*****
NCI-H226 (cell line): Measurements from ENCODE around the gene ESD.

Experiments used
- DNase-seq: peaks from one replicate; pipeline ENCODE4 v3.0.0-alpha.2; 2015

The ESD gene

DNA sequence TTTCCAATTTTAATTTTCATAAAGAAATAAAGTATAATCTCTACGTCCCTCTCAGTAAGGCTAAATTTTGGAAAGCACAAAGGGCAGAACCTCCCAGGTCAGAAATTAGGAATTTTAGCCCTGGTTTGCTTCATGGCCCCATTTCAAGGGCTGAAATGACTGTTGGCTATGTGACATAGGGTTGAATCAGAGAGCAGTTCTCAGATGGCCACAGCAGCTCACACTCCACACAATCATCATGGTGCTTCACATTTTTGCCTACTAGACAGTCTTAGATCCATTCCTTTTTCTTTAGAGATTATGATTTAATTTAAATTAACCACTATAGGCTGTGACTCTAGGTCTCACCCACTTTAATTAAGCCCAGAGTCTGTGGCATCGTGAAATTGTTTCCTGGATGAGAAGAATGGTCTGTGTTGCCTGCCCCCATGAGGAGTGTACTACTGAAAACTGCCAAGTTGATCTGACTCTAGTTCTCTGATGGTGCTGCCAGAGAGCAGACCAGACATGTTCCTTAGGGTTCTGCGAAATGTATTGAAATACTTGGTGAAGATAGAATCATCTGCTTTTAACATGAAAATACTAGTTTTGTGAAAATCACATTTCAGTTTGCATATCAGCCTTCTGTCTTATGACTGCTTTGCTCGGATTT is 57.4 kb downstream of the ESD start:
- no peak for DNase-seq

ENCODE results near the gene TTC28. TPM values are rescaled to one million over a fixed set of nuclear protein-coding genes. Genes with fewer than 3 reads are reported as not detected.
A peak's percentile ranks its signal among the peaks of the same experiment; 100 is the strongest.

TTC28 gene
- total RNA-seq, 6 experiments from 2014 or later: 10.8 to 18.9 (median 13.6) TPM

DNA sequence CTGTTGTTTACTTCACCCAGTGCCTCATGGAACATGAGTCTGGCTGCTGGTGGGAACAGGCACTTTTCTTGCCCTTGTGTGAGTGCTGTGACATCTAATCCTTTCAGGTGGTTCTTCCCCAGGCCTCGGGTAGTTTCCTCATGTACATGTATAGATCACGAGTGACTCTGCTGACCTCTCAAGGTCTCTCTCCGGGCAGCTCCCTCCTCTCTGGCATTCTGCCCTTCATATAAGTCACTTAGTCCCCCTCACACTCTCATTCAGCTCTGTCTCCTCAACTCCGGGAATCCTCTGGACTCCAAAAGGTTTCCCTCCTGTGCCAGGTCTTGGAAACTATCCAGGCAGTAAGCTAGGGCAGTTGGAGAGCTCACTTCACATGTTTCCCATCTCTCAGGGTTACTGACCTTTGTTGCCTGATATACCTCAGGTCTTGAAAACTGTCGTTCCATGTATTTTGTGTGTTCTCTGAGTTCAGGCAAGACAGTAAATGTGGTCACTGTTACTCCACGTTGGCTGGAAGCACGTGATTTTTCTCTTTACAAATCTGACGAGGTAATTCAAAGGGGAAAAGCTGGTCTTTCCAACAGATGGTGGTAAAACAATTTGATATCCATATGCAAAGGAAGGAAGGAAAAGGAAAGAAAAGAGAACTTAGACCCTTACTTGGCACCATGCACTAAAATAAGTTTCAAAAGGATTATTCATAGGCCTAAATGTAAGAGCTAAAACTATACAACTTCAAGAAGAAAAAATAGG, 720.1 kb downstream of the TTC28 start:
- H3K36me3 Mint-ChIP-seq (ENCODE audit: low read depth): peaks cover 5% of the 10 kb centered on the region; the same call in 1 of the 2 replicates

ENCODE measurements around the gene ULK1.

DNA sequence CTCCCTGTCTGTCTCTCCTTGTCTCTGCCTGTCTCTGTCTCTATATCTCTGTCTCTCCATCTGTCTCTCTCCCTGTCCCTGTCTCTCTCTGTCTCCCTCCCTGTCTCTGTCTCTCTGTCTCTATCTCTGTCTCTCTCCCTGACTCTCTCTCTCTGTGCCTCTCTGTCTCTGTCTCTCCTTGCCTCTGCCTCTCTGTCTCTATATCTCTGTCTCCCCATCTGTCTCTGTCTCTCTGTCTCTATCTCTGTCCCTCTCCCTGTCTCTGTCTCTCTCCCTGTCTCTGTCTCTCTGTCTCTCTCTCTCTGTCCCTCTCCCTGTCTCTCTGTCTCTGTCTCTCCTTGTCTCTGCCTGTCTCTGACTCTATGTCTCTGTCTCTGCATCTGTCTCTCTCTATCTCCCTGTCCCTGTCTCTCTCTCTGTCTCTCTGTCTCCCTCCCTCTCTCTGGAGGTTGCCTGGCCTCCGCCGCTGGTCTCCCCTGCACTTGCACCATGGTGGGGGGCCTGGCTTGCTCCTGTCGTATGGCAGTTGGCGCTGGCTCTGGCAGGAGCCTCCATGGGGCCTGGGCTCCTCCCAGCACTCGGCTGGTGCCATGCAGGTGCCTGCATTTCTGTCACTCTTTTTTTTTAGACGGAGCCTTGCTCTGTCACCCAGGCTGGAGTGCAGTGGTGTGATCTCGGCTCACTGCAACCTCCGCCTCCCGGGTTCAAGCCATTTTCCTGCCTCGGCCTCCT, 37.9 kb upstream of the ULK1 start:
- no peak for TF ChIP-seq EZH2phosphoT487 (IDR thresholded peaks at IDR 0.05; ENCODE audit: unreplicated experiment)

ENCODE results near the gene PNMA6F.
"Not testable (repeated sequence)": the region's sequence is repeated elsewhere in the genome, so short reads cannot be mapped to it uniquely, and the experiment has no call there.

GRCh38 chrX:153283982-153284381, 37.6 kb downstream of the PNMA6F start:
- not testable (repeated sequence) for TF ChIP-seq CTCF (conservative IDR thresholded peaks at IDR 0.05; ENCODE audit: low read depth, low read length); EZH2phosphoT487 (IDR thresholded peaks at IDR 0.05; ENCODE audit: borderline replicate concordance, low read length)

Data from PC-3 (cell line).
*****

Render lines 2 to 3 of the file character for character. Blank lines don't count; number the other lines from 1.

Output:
Experiments used
- DNase-seq: peaks from one replicate; pipeline ENCODE4 v3.0.0-alpha.2; 2015